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The Lump Sum Exit Scheme, also referred to as the “retirement scheme” has been created by the government in response to growing evidence that some farmers would like to retire or leave the industry but have found it difficult to do so for financial reasons. The scheme, which is open for applications until 30 September 2022, aims to help those who want to leave farming, to do so in a managed way, providing BPS claimants with the opportunity to take a capital payment.
The payment is to be the equivalent of 2.35 times the average BPS payment for 2019, 2020 & 2021, capped at £99,875 (an average BPS claim of £42,500). Initial calculations suggest that this will be marginally smaller than the sum of the annual payments received by claiming the reducing Basic Payment Scheme in 2022 and 2023, plus de-linked payments until 2027.
To secure this payment, claimants will have to surrender the entitlements that were available to them on 17th May 2021. The claimant can retain up to 5 hectares of agricultural land, woodland and the farmhouse/farm buildings, and any remaining land must be sold, gifted, planted with trees, or let for a minimum of 5 years. Claimants who farm tenanted land must surrender their lease or enable tenancy succession, where eligible.
Payments will begin from November 2022, or once the scheme rules have been met, and the deadline for transferring land and entitlements is 31st May 2024. Applicants can continue to claim BPS up to this point, however any BPS payments received will be deducted from the lump sum. It is expected that the sum will be treated as capital and therefore subject to Capital Gains Tax.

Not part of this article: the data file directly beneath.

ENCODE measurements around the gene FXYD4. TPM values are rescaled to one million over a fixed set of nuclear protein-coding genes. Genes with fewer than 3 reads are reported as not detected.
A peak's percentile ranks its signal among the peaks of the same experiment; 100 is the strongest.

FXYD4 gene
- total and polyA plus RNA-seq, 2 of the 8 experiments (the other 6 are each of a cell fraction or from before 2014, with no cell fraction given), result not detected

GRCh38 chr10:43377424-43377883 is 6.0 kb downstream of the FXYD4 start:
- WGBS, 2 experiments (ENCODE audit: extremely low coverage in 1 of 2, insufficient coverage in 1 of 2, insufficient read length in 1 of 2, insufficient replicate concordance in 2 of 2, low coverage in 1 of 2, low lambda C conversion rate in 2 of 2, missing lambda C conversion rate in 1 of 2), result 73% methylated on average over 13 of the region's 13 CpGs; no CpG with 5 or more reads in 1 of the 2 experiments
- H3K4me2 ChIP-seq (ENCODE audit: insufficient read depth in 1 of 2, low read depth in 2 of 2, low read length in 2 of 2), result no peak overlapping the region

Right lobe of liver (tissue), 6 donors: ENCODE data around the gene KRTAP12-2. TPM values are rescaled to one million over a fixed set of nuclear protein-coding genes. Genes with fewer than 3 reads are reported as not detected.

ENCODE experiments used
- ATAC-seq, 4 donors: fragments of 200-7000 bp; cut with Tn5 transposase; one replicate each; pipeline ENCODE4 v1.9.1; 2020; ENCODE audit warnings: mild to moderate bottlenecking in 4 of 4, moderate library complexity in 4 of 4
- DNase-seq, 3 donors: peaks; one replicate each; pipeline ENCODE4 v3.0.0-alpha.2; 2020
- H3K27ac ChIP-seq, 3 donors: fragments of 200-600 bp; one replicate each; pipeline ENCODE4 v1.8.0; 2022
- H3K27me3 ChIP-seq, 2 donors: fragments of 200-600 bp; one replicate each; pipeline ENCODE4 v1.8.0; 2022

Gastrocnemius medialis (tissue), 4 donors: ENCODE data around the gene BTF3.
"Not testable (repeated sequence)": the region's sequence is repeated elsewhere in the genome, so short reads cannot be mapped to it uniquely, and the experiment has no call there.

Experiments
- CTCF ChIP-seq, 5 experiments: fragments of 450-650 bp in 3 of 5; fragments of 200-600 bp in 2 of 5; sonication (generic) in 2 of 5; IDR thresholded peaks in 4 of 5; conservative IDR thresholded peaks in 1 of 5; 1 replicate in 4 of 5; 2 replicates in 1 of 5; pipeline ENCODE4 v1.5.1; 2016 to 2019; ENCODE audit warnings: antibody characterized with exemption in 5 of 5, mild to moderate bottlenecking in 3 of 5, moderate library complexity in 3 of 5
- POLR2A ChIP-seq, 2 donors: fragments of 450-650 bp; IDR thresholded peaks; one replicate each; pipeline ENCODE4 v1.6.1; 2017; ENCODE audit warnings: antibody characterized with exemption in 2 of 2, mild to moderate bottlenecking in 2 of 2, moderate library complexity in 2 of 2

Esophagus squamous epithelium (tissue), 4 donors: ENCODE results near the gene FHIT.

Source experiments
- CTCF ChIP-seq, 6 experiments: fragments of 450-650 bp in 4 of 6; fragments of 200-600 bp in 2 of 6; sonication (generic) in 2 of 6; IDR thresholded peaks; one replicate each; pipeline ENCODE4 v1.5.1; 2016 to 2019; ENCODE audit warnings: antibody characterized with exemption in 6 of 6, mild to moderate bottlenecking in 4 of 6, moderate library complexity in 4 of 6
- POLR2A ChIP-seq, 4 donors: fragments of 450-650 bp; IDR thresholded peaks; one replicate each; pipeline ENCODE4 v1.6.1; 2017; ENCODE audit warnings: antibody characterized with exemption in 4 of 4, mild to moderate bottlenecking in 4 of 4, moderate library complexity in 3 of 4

For those who are already planning to retire/leave the industry, the Lump Sum Exit Scheme is another string on the bow and should be considered. Those who have already retired, but made a BPS claim in 2021 and still hold entitlements, can also utilise the scheme.
The scheme will be of most benefit for those claimants with no obvious successors, provided of course that tenants wishing to retire are not required to hand entitlements back to the landlord on termination of the tenancy.
For some the payment could generate a sum of money for the elder generation to invest in bricks and mortar away from the farm. A successor can still seek entitlements on the open market however their availability and capital value remains a risk for the 2023 scheme year given their diminishing value and the introduction of de-linked payments from 2024.
In terms of timing, it may not work, particularly for tenants whose tenancy can only be terminated after the Exit Scheme deadline in September 2022. Succession discussions can also be a lengthy process and therefore early discussions with advisors and landlords are key.
For landlords or those that wish to retire and become a landlord, there must be careful consideration for taking land in hand or letting land as ‘naked acres’.
Claimants that take advantage of the scheme are required to surrender their entitlements and therefore entitlements are a diminishing product on the open market to reconnect to land for future use. Although entitlements and direct payments are being phased out, they have still driven rents over the last couple of years. We wait to see how farm tenders are affected when entitlements are no longer available from as early as post May 2022.
In practice, I believe there is not enough incentive to encourage those not already considering retirement, to leave the industry. However, for all farming families, the announcement of the scheme should prompt succession discussions between generations, advisors, and landlords.
Should you wish to discuss any of the matters raised in this article, please do not hesitate to contact us.